Resident Evil 4 (2023)

More info »

Resident Evil 4 (2023) review
Dan Lenois


Resident Evil 4 sets a new gold standard for AAA remakes moving forward.

"Where's everyone going? Bingo?"

Capcom's series of Resident Evil remakes, released in alternating order in-between the releases of new mainline Resident Evil titles, continues to impress both new and existing fans alike, with the recent release of Resident Evil 4. While other remakes confine themselves to merely being barely distinguishable from remasters, limiting themselves to merely visually re-creating the original game, Capcom utilizes the term more literally, going out of their way to rework many, if not all, of the other core systems involved as well. This includes the game's narrative structure and plot details, gameplay mechanics, and visual aesthetic. Of course, when making such extensive changes to one of the most widely-beloved action-horror games of all time, this involves a certain degree of creative risk that may alienate at least a few veteran players.

The plot has always been one of the weakest elements in this particular installment. Resident Evil games have never been storytelling masterpieces, but most of them usually have the decency to keep the plot minimalistic to focus instead on the gameplay. Resident Evil 4 though attempts to more prominently put forth its narrative. While players can collect dozens of collectable lore notes, few of them in any way directly correlate to the main plot, and those that do don't address any of the critical questions. Collecting lore notes is a worthwhile endeavor, but as games like the original Destiny have demonstrated, lazy storytelling cannot be corrected by merely relying on collectables or third-party wikis. Such things are intended to be complementary, an addition to a strong narrative, not a replacement in lieu of one. As far as structure goes, the game's episodic chapters provide useful opportunities for the player to save after a boss fight or other crucial story progression. However, the endings for certain chapters come across as rather abrupt, as if a Capcom executive arbitrarily decided the chapter had finally exceeded its budget, as opposed to it ending naturally.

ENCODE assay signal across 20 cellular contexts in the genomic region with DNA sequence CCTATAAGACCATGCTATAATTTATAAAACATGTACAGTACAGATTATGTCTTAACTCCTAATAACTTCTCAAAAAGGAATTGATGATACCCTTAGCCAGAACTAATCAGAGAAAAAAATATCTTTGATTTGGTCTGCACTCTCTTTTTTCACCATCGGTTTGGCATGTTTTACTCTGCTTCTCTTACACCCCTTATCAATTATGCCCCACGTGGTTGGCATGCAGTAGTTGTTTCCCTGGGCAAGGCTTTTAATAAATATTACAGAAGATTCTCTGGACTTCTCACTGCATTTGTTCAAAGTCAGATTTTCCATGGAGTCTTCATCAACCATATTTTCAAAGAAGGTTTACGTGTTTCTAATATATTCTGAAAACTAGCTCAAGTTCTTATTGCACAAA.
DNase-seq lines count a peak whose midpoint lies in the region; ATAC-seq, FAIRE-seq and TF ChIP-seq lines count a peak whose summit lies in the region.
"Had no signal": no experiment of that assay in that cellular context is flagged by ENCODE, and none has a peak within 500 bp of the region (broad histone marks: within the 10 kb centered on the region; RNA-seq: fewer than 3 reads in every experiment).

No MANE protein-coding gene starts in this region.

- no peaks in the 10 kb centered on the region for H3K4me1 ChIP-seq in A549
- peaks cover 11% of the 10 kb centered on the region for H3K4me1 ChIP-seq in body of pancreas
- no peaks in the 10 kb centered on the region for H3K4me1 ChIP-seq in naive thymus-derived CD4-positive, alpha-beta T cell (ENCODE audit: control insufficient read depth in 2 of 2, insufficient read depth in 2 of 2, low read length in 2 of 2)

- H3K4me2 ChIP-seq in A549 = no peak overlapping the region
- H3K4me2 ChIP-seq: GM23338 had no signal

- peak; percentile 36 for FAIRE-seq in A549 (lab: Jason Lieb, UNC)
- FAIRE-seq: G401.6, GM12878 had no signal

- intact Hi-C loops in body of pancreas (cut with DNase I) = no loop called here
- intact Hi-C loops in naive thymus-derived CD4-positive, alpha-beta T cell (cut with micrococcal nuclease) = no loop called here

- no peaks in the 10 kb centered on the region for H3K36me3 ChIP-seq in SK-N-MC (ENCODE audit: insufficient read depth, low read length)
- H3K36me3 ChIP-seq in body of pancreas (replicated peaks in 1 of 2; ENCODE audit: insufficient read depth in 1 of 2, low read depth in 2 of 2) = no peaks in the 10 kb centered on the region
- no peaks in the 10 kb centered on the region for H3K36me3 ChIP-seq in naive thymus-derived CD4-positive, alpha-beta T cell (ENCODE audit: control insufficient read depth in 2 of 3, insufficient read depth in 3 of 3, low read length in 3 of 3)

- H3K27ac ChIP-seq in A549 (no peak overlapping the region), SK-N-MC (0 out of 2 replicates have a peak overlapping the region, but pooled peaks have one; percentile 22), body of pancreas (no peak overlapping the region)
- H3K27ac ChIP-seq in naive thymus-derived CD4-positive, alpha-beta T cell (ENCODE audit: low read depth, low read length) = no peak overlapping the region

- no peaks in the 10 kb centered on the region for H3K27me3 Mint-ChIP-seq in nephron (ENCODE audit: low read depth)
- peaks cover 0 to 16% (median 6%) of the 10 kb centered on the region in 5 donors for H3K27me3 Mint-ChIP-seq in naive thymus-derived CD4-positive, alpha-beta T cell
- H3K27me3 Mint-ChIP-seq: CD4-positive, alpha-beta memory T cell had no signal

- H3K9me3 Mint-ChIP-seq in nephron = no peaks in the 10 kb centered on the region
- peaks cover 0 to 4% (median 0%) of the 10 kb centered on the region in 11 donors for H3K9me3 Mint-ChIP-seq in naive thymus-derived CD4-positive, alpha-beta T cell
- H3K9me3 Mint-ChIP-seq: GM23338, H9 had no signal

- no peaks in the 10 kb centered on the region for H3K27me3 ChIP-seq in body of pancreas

Talk about near-death experiences...

The gameplay itself leaves little for improvement. Action almost always feels tense and rewarding, with the game providing ample crafting and resupply resources throughout each section of the map, assuming the player goes at least somewhat out of their way to collect said materials. Players will excess supplies can always sell said items to the Merchant, a spectral-like figure who sets up shop at convenient checkpoints across each chapter. While the Merchant will always find a way to catch up with you, the player can always revisit previous Merchant locations while backtracking and find him more than willing, enthusiastic even, to sell you the latest in anti-monster weaponry.